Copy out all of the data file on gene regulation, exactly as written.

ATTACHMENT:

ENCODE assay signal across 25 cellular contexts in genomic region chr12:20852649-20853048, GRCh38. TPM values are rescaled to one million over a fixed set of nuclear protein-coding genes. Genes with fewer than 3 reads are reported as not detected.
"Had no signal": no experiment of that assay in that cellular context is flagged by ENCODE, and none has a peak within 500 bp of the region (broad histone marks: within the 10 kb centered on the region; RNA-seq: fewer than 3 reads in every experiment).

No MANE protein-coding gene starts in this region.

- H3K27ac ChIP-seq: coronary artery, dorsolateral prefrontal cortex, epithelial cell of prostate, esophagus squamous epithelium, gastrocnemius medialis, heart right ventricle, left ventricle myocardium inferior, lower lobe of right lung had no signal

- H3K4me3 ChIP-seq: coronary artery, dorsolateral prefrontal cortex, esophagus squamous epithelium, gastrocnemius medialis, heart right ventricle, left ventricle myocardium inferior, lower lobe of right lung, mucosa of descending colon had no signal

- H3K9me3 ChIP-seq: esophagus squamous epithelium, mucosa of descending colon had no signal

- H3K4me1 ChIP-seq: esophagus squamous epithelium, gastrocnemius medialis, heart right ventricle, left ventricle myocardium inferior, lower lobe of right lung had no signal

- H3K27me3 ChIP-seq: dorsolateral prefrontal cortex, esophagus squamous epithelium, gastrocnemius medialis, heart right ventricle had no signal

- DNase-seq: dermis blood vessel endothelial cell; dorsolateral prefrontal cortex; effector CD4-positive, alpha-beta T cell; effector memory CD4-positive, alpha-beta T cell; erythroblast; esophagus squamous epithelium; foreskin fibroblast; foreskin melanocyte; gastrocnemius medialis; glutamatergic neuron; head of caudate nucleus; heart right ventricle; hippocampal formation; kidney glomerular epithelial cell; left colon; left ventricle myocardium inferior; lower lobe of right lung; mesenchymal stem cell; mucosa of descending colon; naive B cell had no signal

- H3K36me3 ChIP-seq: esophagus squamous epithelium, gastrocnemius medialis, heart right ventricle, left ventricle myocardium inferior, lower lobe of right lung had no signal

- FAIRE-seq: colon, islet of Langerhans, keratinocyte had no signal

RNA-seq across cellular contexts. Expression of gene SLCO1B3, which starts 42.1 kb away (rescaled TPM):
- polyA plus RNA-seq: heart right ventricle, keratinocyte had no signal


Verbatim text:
ENCODE assay signal across 25 cellular contexts in genomic region chr12:20852649-20853048, GRCh38. TPM values are rescaled to one million over a fixed set of nuclear protein-coding genes. Genes with fewer than 3 reads are reported as not detected.
"Had no signal": no experiment of that assay in that cellular context is flagged by ENCODE, and none has a peak within 500 bp of the region (broad histone marks: within the 10 kb centered on the region; RNA-seq: fewer than 3 reads in every experiment).

No MANE protein-coding gene starts in this region.

- H3K27ac ChIP-seq: coronary artery, dorsolateral prefrontal cortex, epithelial cell of prostate, esophagus squamous epithelium, gastrocnemius medialis, heart right ventricle, left ventricle myocardium inferior, lower lobe of right lung had no signal

- H3K4me3 ChIP-seq: coronary artery, dorsolateral prefrontal cortex, esophagus squamous epithelium, gastrocnemius medialis, heart right ventricle, left ventricle myocardium inferior, lower lobe of right lung, mucosa of descending colon had no signal

- H3K9me3 ChIP-seq: esophagus squamous epithelium, mucosa of descending colon had no signal

- H3K4me1 ChIP-seq: esophagus squamous epithelium, gastrocnemius medialis, heart right ventricle, left ventricle myocardium inferior, lower lobe of right lung had no signal

- H3K27me3 ChIP-seq: dorsolateral prefrontal cortex, esophagus squamous epithelium, gastrocnemius medialis, heart right ventricle had no signal

- DNase-seq: dermis blood vessel endothelial cell; dorsolateral prefrontal cortex; effector CD4-positive, alpha-beta T cell; effector memory CD4-positive, alpha-beta T cell; erythroblast; esophagus squamous epithelium; foreskin fibroblast; foreskin melanocyte; gastrocnemius medialis; glutamatergic neuron; head of caudate nucleus; heart right ventricle; hippocampal formation; kidney glomerular epithelial cell; left colon; left ventricle myocardium inferior; lower lobe of right lung; mesenchymal stem cell; mucosa of descending colon; naive B cell had no signal

- H3K36me3 ChIP-seq: esophagus squamous epithelium, gastrocnemius medialis, heart right ventricle, left ventricle myocardium inferior, lower lobe of right lung had no signal

- FAIRE-seq: colon, islet of Langerhans, keratinocyte had no signal

RNA-seq across cellular contexts. Expression of gene SLCO1B3, which starts 42.1 kb away (rescaled TPM):
- polyA plus RNA-seq: heart right ventricle, keratinocyte had no signal